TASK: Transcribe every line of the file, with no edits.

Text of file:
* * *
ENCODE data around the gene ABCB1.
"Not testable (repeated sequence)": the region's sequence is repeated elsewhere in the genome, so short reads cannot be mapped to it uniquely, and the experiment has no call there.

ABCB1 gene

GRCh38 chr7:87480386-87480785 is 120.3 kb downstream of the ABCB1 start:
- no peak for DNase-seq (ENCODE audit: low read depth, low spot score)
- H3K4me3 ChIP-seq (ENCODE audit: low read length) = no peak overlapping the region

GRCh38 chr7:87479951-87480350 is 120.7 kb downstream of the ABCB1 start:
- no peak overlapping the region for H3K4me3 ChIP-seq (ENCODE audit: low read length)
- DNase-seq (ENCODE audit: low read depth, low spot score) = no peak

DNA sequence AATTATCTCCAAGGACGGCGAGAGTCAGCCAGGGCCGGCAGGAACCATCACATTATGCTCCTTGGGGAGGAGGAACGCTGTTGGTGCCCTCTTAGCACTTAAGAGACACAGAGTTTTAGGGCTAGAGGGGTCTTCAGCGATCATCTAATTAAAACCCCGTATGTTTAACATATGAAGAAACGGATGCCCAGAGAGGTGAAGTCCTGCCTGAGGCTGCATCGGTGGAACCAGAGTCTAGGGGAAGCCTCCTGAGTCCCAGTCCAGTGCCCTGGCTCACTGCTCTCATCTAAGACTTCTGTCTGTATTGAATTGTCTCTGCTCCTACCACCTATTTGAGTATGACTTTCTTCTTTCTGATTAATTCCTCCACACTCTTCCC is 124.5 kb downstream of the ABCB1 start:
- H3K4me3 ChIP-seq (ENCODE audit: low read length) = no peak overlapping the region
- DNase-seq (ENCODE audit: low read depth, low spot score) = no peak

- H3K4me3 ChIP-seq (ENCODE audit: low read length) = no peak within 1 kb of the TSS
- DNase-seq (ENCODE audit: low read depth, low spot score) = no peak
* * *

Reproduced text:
ENCODE data around the gene ABCB1.
"Not testable (repeated sequence)": the region's sequence is repeated elsewhere in the genome, so short reads cannot be mapped to it uniquely, and the experiment has no call there.

ABCB1 gene

GRCh38 chr7:87480386-87480785 is 120.3 kb downstream of the ABCB1 start:
- no peak for DNase-seq (ENCODE audit: low read depth, low spot score)
- H3K4me3 ChIP-seq (ENCODE audit: low read length) = no peak overlapping the region

GRCh38 chr7:87479951-87480350 is 120.7 kb downstream of the ABCB1 start:
- no peak overlapping the region for H3K4me3 ChIP-seq (ENCODE audit: low read length)
- DNase-seq (ENCODE audit: low read depth, low spot score) = no peak

DNA sequence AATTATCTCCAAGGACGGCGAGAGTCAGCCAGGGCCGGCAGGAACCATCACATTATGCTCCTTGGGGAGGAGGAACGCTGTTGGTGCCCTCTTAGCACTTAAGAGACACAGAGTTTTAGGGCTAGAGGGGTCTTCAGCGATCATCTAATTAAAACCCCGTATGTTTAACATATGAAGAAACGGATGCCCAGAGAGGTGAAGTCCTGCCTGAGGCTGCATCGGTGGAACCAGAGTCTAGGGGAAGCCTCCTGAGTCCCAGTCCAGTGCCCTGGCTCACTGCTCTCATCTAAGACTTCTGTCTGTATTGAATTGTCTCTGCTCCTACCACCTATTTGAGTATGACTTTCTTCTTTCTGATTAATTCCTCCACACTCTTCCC is 124.5 kb downstream of the ABCB1 start:
- H3K4me3 ChIP-seq (ENCODE audit: low read length) = no peak overlapping the region
- DNase-seq (ENCODE audit: low read depth, low spot score) = no peak

- H3K4me3 ChIP-seq (ENCODE audit: low read length) = no peak within 1 kb of the TSS
- DNase-seq (ENCODE audit: low read depth, low spot score) = no peak